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The 10 most important milestone in the field of artificial intelligence: AlphaGo

[Tencent editor of science and technology] published an article in the industry media TechRadar, calling artificial intelligence (AI) the most popular buzzword in science and technology field. After decades of research and development, many technologies in science fiction have been transformed into scientific reality in recent years. This article summarizes the ten milestones in the AI field. The following is the content of the original text:

AI technology has become a very important part of our life: AI determines our search results, transforms our voice into computer instructions, and even helps us to classify cucumbers. In the next few years, we will drive the car with AI, respond to the customer's inquiries, and deal with countless other things.

But how do we get to this stage? How does this powerful new technology come from? Here is a look at the ten major milestones in the development of AI technology.

The idea of Descartes

The concept of AI is not sudden. Until now, AI is still a theme of philosophical debate: can machines really think like humans? Can a machine be a human being? One of the first people to think of this problem was Descartes in 1637. In a book called Discourse on the Method, Descartes summed up the key problems and challenges that today's scientists and technicians must overcome.

If for all practical purposes, machines move closer to humans and imitate human behaviors, we should still have two very definite ways to identify them as human beings. Descartes said, in his opinion, the machine can never use words, or "put together" identity "to express ideas to others, even if we can imagine such a machine, but the combination of text for a machine, in the words of others make sense, even if the level and the most stupid about the answer, it is unthinkable." He also mentioned a challenge that we are facing now: create a generalized AI instead of a narrow AI -- and how the limitations of AI will expose it to humans.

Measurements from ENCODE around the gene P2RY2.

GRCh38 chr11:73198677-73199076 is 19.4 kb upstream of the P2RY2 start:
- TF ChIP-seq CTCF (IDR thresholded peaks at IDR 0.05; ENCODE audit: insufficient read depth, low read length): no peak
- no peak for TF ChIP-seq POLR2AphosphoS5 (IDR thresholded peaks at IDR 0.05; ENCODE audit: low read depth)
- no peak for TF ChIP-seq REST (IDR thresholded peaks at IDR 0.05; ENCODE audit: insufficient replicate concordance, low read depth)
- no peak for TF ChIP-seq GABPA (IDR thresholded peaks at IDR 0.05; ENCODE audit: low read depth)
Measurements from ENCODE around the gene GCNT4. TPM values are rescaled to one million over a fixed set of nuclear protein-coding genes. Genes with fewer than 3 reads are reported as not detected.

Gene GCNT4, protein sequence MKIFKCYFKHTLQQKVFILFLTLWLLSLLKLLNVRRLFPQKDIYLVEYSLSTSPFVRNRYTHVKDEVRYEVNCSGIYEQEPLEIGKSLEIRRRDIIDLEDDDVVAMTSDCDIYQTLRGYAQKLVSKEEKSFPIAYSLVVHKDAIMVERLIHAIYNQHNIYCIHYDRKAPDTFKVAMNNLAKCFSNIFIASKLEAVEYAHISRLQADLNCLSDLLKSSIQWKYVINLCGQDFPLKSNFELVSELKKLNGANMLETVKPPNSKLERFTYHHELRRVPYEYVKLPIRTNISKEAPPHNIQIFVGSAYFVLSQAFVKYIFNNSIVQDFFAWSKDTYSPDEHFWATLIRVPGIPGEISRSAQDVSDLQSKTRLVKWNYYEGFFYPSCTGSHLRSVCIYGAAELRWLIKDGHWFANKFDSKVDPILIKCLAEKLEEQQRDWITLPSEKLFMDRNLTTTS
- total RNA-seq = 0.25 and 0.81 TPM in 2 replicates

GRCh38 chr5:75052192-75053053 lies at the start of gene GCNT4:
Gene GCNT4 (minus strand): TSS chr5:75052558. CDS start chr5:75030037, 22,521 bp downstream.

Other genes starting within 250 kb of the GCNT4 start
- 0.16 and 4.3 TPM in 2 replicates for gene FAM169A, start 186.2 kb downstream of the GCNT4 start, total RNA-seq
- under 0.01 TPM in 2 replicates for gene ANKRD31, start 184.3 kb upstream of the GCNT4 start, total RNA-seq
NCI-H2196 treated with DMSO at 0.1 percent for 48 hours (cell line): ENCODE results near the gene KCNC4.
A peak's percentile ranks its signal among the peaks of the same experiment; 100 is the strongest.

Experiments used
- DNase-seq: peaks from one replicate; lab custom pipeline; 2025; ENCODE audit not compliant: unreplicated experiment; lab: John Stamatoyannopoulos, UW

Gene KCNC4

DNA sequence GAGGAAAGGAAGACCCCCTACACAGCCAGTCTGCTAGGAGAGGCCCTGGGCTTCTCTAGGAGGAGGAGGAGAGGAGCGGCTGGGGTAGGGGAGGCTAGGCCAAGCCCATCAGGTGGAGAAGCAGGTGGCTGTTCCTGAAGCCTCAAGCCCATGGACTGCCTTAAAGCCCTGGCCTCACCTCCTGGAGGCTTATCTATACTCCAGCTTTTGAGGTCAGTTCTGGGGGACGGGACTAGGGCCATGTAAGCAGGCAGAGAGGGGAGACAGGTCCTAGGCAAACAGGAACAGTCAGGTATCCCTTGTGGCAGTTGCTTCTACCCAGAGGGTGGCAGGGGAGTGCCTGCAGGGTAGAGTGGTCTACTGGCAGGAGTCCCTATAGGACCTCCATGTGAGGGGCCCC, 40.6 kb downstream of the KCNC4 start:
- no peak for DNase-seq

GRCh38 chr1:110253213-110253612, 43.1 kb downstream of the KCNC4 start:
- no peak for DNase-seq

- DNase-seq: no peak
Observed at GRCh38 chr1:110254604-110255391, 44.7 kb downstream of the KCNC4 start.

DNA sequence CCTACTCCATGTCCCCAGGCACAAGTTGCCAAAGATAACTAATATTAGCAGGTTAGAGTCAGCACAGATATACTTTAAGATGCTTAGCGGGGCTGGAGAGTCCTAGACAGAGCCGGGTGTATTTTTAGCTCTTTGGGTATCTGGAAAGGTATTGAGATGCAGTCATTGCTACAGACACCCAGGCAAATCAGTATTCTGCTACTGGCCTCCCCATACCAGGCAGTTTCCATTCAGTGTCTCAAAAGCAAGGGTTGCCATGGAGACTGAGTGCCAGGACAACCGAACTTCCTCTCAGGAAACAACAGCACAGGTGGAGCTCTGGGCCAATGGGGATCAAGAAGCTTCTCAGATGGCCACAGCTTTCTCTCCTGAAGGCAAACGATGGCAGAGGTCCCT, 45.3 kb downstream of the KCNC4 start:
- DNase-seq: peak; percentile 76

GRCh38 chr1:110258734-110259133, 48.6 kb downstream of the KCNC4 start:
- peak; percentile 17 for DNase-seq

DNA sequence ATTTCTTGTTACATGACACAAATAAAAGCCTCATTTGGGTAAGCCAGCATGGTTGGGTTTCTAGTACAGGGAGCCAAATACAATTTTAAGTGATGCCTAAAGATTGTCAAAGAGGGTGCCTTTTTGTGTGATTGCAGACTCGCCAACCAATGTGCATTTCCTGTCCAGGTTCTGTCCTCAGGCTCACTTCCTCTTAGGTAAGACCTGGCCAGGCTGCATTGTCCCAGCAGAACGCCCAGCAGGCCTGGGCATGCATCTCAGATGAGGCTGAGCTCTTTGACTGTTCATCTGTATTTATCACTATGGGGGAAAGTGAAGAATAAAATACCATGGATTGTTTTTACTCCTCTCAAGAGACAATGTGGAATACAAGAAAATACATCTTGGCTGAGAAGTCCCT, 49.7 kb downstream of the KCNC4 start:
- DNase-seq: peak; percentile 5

"Even though some machines can do well or even better in some things, other machines will inevitably fail, which indicates that their actions do not come from understanding of things, but a simple response."

Mimic games

The second main philosophical benchmarks of AI came from the computer science pioneer (Alan Turing). In 1950, he put forward the "Turing test", which he called "imitation Games". This test measures when we can announce the emergence of an intelligent machine. The test is very simple: if the judge doesn't know which side is human or which side is the machine, such as reading text dialogue between two sides, can the machine deceive the judge and make him think he is human?

Interestingly, Turing made a bold forecast for future calculations - he estimated that by the end of twentieth Century, the machine could be tested through Turing. He said: "I believe that in about 50 years, people may use a storage capacity of the 1GB computer programming, let them play through the imitation game, play enough vivid, so that the general judge after 5 minutes of conversation, make correct judgement of the possibility of less than 70%...... I believe that by the end of this century, there will be great changes in the use of words and ideas of general education. When you talk about machine thinking, you usually do not cause conflict.

Unfortunately, his prediction is not very accurate. We are now really beginning to see some of the really bright AI systems, but in 2000s, AI technology was still in a relatively primitive stage. But the average hard disk capacity is about 10GB at the turn of the century, which is far more than Turing's prediction.

The emergence of the first neural network

The neural network is actually a trial and error method, which is the key concept of modern AI. In essence, when you train a AI system, the best way is to let the system guess, receive feedback, and then continue to guess -- constantly adjusting the probability, so that the AI system can get the correct answer.

Surprisingly, the first neural network was actually built in 1951 by Marvin Minsky (Marvin Minsky) and Dean Edmonds (Dean Edmonds), called "SNARC", which means the random neural analog enhanced computer. It is not made of microchips and transistors, but by vacuum tubes, motors and clutches. This machine can help a virtual mouse solve the labyrinth problem. The system sends instructions, allowing virtual mice to walk in the maze, each time the effect of their behavior back to the system - using a vacuum tube to store the results. This means that the machine can learn and adjust the probability to improve the opportunity for virtual mice to pass through the maze.